“There is nothing on the land at the moment. It is currently made up of forest and degraded field. The park service aims to eventually do restoration of the field to manage it as vegetation from the 1862 time period,” Simonelli said.

While the groups did not disclose the purchase amount, it is believed to be in the hundreds of thousands. The Pea Ridge National Military Park Foundation is helping with fund-raising to cover the purchase and eventual donation of the property to the federal government.

Among those efforts is NWA (Norwest Arkansas) Gives on April 2.

The March 6-9, 1862, Battle of Pea Ridge (Elkhorn Tavern) has been called by some historians “the Gettysburg of the West.” Forces under Union Maj. Gen. Samuel Curtis defeated the men of Confederate Maj. Gen. Earl Van Dorn, whose leadership has been faulted by historians. The Union won control of Missouri and weakened the Confederate hold in Arkansas.

“It is no exaggeration to say that the Pea Ridge campaign permanently altered the balance of power in the Trans-Mississippi. Few Civil War operations had such an impact on the course of events,” according to the National Park Service.

Kurz & Allison's fanciful depiction of battle (Library of Congress)
Jami Lockhart with the Arkansas Archeological Survey performed research on the Williams Hollow Farm and surrounding areas that played a part in the battle.

Confederate and Federal units clashed at Cross Timber Hollow and the Tanyard area north of Elkhorn Tavern. Rebel troops likely traversed the ground comprising the purchased property. Missouri State Guard troops under Maj. General Sterling Price emerged from Williams Hollow on March 7 as part of a drive on the Union right flank, according to histories.

The coalition cited other historical aspects of the area.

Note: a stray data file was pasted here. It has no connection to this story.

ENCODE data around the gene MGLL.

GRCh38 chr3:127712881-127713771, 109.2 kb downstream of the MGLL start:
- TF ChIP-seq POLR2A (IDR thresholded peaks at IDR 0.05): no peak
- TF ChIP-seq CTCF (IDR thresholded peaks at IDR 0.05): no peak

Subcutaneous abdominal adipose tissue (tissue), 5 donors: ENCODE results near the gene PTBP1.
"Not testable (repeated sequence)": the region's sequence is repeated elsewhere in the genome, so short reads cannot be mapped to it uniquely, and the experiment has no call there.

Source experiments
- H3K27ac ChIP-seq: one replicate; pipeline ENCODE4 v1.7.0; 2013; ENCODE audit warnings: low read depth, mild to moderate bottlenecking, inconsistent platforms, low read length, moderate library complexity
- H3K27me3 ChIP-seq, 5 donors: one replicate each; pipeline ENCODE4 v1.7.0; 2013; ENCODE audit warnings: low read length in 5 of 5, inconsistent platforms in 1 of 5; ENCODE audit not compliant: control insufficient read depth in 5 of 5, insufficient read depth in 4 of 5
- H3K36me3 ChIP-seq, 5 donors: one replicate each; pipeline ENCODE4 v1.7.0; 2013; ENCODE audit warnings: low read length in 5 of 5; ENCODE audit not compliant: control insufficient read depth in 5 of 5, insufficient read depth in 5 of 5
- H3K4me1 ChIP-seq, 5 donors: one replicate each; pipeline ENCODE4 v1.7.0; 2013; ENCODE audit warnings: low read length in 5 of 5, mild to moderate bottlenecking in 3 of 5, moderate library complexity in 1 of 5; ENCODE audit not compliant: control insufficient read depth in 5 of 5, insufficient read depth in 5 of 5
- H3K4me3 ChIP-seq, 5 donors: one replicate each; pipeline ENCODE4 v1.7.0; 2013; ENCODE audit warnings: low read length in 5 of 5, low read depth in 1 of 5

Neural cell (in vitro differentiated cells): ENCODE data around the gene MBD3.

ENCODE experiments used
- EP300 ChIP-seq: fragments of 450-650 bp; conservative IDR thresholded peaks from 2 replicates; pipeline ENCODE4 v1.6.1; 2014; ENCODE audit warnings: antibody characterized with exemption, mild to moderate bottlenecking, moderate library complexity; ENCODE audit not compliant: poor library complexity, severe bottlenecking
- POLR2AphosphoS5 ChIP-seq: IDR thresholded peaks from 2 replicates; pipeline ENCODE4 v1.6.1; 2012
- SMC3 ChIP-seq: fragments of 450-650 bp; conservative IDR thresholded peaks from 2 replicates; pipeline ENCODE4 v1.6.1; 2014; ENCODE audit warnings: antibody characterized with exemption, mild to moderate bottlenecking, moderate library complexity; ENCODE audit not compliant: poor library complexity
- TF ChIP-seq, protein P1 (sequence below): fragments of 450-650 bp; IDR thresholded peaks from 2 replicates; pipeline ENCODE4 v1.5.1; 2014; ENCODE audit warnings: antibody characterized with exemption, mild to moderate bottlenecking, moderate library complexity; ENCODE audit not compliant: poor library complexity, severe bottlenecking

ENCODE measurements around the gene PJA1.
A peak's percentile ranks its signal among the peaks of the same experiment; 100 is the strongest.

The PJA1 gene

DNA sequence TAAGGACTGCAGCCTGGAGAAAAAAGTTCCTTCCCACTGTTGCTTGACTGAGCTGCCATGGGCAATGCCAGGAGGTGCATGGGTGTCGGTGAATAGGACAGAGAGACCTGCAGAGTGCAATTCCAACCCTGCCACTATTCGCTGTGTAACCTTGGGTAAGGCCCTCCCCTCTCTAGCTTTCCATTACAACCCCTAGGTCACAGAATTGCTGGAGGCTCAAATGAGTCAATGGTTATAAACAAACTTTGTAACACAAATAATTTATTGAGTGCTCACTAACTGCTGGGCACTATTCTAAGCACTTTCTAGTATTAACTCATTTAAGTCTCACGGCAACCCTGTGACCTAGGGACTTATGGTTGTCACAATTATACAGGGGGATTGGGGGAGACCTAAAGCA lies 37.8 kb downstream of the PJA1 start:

Lockhart wrote: “The historic Telegraph Road approaches to within 150 feet of the conservation property, and runs roughly parallel with the property along the entirety of its eastern boundary. Telegraph Road (also known as Old Wire Road) is integral to the history of the region. This road formed a portion of the route associated with the forced relocation of thousands of Native Americans, and is commonly known as the Trail of Tears. It was the route of the Butterfield Overland Mail and Stage line serving the area between St. Louis and San Francisco during the period 1858 to 1861. Telegraph Road was also the primary transportation artery in the area during the Civil War. Telegraph Road is especially well-known for its central role in the Battle of Pea Ridge.”

Sunset at Pea Ridge National Military Park (NPS)
During the night of March 7 into March 8, 1862, both armies concentrated forces on Telegraph Road. A powerful Union bombardment and assault on March 8 put Confederates into a retreat.

It’s not just the Civil War aspect of Williams Hollow Farm that is important, the groups said in their announcement.

“Once protected, the Williams Hollow Farm will secure the view shed of the Pea Ridge National Military Park and conserve mature forest habitat for migratory songbirds and rare bats, including the threatened northern long-eared bat. Keeping the property undeveloped will also help provide water quality protection of Sugar Creek within the Elk River watershed.”

Pea Ridge National Military Park Superintendent Kevin Eads told the Picket the acquisition would help protect and preserve cultural and natural resources. 

Jackie Crabtree, mayor of the town of Pea Ridge and head of the Pea Ridge National Military Park Foundation, said during the time of fundraising the Northwest Arkansas Land Trust will work with the park staff to keep the property maintained. The tract currently has a large open field surrounded by timber.

Rock formations at Williams Hollow Farm (Copyright The Conservation Fund)
Crabtree said the purchase was a rare opportunity to protect such property during a time of rapid growth in the region.

Needless to say, the Civil War is an important part of the town’s background and tourism.

“There are several families still in the area that were here during the battle,” Crabtree told the Picket. “The thing that makes Pea Ridge unique however is the naming of our streets. North/South streets are named for Union soldiers who fought in the battle. East/West streets are named for Confederate soldiers. This is set in city ordinance for developers.”

Thursday, March 26, 2020

CSS Georgia: As artifact conservation continues, public will soon be able to read detailed report on this unique Savannah ironclad

Valve assembly has dozens of parts (U.S. Army Corps of Engineers)